MICHIGAN — The Michigan Oak Wilt Coalition is a partnership of concerned private, nonprofit, and governmental organizations dedicated to building Oak Wilt Awareness. The reason why is that people can take action to prevent the spread of this disease.
“Oak wilt is different from other tree diseases where there is little people can do stop them from spreading,” says Julie Stachecki, ISA Certified Arborist and Co-Chair of the Michigan Oak Wilt Coalition’s awareness campaign. “like when Dutch Elm disease and Emerald Ash Borer took their toll on Michigan’s trees. Homeowners could not stop these pests from spreading. Oak Wilt is just as deadly, but with awareness and a few precautions, people can stop this deadly disease of oak trees from spreading through Michigan and beyond.”
Here are the keys to preventing the spread of oak wilt:
AVOID PRUNING from April 15 through July 15
Paint immediately if wounds occur
Prune oaks in winter when possible
DO NOT MOVE FIREWOOD
May is Oak Wilt Awareness Month
Oaks are a valuable component to MI’s natural resources, as recognized by the Governor’s Proclamation that May is Oak Wilt Awareness Month. May is often spring yard clean-up time for property owners and cottage re-openings. May is also during the highest risk period for oak wilt infections. Preventing oak wilt is the best strategy for protecting Michigan’s oaks, and that means preventing cuts or wounds during the high-risk infection period of April 15 – July 15.
When oaks are pruned or wounded, they attract native “sap beetles”, which carry disease spores from infected trees to open wounds on healthy oaks, starting new disease infections. Once infected, red oaks die rapidly, often within six weeks! The safest time to prune oaks is during the winter months. If wounds do occur, paint them immediately with a pruning sealer or latex paint. Don’t move oak firewood, which can carry the disease to new locations.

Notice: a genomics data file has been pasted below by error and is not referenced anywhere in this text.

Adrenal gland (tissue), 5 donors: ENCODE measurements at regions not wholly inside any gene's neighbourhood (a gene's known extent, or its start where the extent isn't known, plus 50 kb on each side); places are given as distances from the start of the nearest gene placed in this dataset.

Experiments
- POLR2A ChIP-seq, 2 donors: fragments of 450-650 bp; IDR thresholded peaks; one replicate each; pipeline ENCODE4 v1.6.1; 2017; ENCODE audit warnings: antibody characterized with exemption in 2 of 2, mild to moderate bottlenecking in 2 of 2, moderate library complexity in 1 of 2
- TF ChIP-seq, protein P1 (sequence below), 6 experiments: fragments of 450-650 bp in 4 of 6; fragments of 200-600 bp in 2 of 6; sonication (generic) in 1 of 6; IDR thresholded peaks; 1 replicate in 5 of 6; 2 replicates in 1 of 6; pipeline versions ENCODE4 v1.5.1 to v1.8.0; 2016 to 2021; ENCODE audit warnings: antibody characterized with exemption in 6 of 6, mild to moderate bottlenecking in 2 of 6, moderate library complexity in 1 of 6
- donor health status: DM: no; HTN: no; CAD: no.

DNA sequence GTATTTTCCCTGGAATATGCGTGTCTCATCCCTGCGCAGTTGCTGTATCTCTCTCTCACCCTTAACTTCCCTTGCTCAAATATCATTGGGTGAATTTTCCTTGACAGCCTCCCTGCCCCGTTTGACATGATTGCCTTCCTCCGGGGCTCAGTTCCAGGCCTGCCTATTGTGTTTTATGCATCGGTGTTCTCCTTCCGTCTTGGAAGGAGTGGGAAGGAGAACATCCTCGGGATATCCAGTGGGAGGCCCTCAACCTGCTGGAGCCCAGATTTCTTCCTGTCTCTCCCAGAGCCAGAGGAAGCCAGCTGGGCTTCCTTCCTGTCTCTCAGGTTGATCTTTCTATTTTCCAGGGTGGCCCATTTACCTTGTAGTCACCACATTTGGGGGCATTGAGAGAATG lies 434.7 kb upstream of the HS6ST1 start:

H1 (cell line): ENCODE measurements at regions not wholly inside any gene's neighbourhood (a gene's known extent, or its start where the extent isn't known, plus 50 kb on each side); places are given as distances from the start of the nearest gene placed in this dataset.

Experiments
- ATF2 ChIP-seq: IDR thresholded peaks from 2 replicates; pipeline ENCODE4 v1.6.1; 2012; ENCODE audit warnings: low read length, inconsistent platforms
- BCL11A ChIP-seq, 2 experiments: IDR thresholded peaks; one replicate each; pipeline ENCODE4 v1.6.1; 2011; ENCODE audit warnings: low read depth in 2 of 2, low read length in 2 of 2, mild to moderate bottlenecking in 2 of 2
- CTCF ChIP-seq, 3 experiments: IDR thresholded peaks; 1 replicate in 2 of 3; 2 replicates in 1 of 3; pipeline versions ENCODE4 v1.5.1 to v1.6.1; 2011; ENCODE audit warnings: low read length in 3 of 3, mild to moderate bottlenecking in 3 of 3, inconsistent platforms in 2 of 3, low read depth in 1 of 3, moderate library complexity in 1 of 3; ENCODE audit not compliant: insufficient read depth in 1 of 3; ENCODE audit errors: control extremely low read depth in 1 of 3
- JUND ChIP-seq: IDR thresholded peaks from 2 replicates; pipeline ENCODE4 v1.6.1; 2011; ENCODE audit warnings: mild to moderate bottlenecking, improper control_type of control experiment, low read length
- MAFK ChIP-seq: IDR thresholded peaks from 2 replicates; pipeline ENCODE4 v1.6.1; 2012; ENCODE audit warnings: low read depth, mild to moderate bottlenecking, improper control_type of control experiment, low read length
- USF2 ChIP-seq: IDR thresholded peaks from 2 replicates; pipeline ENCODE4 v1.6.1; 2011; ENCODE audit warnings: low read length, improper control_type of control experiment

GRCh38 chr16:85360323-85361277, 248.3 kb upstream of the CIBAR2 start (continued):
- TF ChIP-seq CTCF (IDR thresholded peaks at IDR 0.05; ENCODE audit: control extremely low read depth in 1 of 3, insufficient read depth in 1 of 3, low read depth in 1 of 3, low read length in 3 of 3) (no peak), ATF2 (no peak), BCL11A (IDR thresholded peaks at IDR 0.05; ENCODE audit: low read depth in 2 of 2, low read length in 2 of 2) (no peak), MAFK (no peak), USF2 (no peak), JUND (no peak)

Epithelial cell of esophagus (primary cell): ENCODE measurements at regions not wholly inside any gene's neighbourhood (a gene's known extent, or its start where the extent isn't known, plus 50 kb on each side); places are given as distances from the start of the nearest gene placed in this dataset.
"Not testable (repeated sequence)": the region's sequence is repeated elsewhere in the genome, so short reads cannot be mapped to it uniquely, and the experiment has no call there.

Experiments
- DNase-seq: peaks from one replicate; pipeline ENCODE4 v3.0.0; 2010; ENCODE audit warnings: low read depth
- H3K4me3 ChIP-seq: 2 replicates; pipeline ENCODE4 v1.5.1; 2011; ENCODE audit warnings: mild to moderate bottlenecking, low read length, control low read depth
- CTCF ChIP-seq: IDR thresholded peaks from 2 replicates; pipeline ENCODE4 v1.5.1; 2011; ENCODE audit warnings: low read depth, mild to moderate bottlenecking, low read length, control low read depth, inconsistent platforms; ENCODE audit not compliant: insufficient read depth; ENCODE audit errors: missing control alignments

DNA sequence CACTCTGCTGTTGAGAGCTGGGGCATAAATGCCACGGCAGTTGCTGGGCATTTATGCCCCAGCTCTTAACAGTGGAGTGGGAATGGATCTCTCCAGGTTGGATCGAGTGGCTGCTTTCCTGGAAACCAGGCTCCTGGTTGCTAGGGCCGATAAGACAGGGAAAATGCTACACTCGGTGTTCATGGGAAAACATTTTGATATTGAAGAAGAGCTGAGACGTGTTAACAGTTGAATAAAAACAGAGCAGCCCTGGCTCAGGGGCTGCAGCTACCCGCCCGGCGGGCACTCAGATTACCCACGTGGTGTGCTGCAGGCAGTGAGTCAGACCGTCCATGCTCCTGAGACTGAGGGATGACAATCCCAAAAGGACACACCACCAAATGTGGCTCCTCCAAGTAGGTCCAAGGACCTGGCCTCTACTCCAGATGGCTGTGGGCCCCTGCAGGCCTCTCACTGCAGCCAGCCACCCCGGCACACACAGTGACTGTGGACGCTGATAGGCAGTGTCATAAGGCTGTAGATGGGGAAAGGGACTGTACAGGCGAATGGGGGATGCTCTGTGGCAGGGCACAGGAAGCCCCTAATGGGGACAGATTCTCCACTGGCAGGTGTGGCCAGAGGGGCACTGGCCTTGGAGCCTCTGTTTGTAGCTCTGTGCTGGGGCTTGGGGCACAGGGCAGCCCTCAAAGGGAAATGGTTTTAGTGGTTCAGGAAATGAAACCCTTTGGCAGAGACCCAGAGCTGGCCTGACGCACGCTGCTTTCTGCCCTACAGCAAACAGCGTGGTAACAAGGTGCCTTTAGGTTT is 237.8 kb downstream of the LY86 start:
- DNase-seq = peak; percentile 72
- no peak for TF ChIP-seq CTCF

One oak wilt-killed tree leads to many killed trees because they are linked together by their roots. When an oak gets infected, the disease moves into its roots and to other oaks within the root system, infecting and killing the trees as it progresses. Pockets of dead oaks from oak wilt can span huge areas if left unchecked. Michigan needs oaks for wildlife habitat, soil stabilization, water filtration, and clean air. Oaks are also often highly valuable and beloved landscape trees that deserve to be protected.
Ruth Dorando Marcy and Julie Stachecki are Co-Chairs for the “May is Oak Wilt Awareness” campaign to alert people and prevent new infections. Ruth remembers Julie’s passionate presentation on Oak Wilt in an MSU Extension Master Gardner course and came to a personal realization. She said, “This is something I can do to make a real difference for the State of Michigan and my community. Education on this disease can stop the spread of oak wilt and save thousands of trees.” Ruth and Julie have been a team since 2018. Each year the Oak Wilt Awareness campaign gains momentum. In 2021, the campaign received a boost through a grant from Michigan DNR to broaden oak wilt awareness. The coalition will publish informational brochures and posters for distribution through fourteen Michigan Welcome Centers and sponsor a May billboard along U.S. 23. “Trees take care of us; we depend on them for clean air and so much more. Now we need more people to help us save the trees. With Oak Wilt Awareness, we can make a real difference.” says Ruth Dorando Marcy.
For more information about oak wilt, to report infections, and find trained specialists go to MichiganOakWilt.org. Watch for a Governor’s proclamation that supports “May is Oak Wilt Awareness Month” and additional oak wilt information as the campaign kicks off in May!
The Michigan Oak Wilt Coalition is a partnership between private, nonprofit, and governmental organizations. Led by ISA Michigan, the partnership includes representatives from Michigan State University, Michigan Departments of Transportation, Natural Resources and Agriculture and Rural Development, ReLeaf Michigan, Michigan Forest Association, Michigan Green Industry Association, electric utilities, private companies, and others.